Finally, the Office proposes to specify that no alternative may be encompassed by any other alternative within a list of alternatives, unless there is no other practical way to define the invention. When alternatives partially overlap in scope, it is more difficult to determine whether a single claim encompasses more than one invention. Thus, a single claim that includes alternatives that either fully overlap (e.g., ‘‘selected from the group consisting of an adhesive agent, tape, and glue’’) or partially overlap (e.g., ‘‘selected from the group consisting of citrus fruits and tropical fruits’’) in scope may be subject to an objection.

The Office states that Applicants should file a series of individual claims from the broadest scope that they feel they are entitled to the narrowest scope they are willing to accept. Put differently, applicant should narrow the scope of protection sought via separate claims and not via nested sets of overlapping alternatives.

Couple this with the proposed rules on claim limits (see Changes to Practice for the Examination of Claims in Patent Applications, 71 Fed. Reg. 61) and this adds up to a skyrocketing increase in costs.

If you want to (try to) make your voice heard, written comments must be received on or before October 9, 2007. No public hearing will be held. Comments should be sent to

Comments may also be submitted by mail addressed to: Mail Stop Comments—Patents, Commissioner for Patents, P.O. Box 1450, Alexandria, VA, 22313–1450, or by facsimile to (571) 273–7754, marked to the attention of Kathleen Kahler Fonda, Legal Advisor, Office of the Deputy Commissioner for Patent Examination Policy.

In addition to comments on the proposed rules, the Office welcomes further suggestions for changes that would improve the examination of claims that recite Markush or other alternative language while appropriately balancing the interests of the Office with those of applicants and the public.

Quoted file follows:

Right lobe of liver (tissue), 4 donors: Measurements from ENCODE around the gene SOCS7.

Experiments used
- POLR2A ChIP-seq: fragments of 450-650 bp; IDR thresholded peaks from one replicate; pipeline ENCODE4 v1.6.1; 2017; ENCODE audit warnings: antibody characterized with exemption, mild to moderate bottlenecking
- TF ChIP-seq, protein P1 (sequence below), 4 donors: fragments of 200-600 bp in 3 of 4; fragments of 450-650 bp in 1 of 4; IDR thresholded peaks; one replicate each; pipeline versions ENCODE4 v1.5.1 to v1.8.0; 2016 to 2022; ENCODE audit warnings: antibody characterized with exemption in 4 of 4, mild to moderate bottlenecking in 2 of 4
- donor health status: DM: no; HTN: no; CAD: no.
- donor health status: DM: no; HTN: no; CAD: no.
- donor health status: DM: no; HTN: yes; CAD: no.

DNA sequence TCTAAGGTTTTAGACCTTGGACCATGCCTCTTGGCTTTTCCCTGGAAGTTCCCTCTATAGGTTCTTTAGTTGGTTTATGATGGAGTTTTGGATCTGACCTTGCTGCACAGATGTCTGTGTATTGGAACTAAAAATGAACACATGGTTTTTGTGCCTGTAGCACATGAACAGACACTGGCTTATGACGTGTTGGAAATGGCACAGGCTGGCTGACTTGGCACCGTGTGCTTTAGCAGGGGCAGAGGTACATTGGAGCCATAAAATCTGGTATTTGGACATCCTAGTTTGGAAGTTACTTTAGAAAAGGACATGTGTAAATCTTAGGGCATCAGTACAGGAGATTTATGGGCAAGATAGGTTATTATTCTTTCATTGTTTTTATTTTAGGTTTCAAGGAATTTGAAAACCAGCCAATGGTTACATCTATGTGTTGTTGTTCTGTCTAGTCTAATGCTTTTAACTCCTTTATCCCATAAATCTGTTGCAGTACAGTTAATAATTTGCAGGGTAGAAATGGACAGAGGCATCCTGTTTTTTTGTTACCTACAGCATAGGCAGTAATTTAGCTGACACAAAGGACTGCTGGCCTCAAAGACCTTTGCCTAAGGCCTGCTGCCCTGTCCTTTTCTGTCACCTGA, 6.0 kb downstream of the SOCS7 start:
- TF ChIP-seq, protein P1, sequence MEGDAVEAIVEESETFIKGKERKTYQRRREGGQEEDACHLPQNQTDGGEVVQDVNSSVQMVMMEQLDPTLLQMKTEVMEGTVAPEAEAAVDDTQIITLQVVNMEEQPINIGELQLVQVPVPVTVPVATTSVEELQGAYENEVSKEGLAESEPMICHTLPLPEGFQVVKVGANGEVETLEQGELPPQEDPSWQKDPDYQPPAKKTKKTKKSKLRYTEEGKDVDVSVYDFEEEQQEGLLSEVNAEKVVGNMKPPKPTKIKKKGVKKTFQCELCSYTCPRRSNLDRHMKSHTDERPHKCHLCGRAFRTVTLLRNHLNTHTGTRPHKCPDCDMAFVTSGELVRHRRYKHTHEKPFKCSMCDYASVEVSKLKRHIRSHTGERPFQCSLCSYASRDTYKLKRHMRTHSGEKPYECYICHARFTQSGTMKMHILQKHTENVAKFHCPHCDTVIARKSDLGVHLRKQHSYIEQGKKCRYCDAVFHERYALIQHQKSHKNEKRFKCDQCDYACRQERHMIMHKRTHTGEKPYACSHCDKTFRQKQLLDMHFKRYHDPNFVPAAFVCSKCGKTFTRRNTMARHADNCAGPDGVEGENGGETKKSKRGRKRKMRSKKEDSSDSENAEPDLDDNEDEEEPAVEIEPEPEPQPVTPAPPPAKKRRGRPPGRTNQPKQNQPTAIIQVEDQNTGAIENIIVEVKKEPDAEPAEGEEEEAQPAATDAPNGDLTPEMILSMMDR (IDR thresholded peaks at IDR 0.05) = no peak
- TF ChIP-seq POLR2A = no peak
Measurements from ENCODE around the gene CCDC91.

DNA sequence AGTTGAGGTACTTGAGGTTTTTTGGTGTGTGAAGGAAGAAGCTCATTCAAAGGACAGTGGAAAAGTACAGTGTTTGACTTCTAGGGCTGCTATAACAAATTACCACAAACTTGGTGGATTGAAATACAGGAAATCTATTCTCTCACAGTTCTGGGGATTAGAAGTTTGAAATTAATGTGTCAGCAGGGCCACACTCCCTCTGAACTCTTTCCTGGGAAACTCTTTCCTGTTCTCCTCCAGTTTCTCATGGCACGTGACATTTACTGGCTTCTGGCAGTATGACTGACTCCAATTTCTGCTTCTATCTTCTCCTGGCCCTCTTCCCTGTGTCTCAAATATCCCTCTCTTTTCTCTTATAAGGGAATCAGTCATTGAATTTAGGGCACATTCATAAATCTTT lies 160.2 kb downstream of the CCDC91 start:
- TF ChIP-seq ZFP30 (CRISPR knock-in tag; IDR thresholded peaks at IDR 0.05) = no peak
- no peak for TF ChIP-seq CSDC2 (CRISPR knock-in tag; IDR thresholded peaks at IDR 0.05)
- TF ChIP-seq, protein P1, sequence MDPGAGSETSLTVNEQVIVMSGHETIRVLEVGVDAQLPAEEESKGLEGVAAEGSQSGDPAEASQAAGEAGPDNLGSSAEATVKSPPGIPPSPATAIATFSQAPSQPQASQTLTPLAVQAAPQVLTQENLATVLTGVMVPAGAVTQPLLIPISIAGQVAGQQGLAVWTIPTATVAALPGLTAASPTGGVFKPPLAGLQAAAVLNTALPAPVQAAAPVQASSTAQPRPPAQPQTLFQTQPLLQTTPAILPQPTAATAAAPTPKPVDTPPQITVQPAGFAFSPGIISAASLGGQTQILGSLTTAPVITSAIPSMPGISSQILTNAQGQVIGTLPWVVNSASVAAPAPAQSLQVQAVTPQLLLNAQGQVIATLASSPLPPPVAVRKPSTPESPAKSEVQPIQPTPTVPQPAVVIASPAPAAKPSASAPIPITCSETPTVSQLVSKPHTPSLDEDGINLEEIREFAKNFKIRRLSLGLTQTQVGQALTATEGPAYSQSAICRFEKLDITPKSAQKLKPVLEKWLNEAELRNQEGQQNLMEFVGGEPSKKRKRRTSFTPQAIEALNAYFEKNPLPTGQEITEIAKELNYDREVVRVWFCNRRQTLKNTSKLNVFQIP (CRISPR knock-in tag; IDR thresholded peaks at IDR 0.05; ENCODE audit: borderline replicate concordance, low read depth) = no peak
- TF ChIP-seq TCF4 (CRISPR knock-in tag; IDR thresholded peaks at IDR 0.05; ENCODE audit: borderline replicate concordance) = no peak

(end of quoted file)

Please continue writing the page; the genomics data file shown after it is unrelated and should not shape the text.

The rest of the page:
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  1. […] USPTO proposed new rules in the Federal Register that will allow an examiner to split one Markush claim into lots and lots […]

  2. pls tell me abt the type of claim mentioned herewith: A method of alleviating withdrawal symptoms of dependency or addiction to a substance selected from the group consisting of alcohol, amphetamines and morphine in a human being comprising administering to said human being in need thereof a Ginkgo biloba extract in an amount sufficient to alleviate said withdrawal symptoms, wherein said Ginkgo biloba extract comprises 20 to 30% of flavoneglycosides, 2.5 to 4.5% of ginkgolides A, B, C and J, 2 to 4% of bilobalide, less than 10% of proanthocyanidines and less than 10 ppm of compounds of alkylphenol type.

  3. […] also:  USPTO to Limit Markush (Alternative) Claims: Serious Cost Increase in the Forecast Posted March 11th, 2008 by Stephen Albainy-Jenei in Patent Reform, USPTO | […]

  4. There is no point in limiting markush claims, as they are the important means of coverage.

  5. […] USPTO to Limit Markush (Alternative) Claims: Serious Cost Increase in the Forecast Posted April 30th, 2008 by Stephen Albainy-Jenei in Patent Reform, USPTO | | […]